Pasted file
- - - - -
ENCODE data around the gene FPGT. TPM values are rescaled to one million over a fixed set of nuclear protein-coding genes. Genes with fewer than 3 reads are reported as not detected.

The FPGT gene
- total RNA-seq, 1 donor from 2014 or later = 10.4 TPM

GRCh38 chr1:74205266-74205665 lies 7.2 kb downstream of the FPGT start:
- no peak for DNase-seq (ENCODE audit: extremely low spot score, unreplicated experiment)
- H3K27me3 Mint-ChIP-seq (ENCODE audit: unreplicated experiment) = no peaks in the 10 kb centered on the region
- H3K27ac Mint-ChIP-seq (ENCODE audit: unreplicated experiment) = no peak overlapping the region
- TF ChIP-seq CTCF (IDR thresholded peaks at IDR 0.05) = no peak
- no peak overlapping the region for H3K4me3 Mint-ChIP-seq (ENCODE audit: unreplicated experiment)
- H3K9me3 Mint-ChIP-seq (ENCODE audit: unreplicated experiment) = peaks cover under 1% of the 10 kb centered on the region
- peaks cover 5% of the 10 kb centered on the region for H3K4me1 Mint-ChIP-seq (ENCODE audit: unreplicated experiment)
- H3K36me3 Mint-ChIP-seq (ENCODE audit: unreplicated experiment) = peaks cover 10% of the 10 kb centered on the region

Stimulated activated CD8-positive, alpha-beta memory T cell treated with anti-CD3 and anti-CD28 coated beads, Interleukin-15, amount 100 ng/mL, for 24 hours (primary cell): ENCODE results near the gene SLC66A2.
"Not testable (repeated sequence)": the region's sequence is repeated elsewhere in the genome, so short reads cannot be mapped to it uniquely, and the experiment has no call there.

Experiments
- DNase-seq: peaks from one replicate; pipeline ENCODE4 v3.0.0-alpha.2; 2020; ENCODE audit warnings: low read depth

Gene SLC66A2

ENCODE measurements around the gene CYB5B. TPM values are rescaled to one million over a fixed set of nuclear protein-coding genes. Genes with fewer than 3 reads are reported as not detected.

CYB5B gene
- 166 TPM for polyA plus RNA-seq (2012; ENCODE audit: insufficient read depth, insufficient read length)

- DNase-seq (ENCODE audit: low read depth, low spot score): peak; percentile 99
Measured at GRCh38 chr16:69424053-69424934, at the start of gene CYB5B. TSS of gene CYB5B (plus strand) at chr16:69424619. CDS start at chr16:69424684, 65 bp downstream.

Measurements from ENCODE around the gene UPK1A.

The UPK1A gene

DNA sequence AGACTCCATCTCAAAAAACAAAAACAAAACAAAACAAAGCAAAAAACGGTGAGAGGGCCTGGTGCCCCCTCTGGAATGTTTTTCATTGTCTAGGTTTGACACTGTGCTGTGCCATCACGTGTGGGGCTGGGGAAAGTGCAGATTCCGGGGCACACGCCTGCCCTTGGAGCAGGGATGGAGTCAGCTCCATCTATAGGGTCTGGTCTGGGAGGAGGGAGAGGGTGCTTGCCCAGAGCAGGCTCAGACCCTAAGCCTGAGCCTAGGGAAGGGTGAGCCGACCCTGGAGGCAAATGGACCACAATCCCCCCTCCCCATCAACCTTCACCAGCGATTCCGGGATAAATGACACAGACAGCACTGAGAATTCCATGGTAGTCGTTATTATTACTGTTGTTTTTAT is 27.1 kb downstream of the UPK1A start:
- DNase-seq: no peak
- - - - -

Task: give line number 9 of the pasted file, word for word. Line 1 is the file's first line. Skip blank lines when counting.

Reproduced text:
- no peak overlapping the region for H3K4me3 Mint-ChIP-seq (ENCODE audit: unreplicated experiment)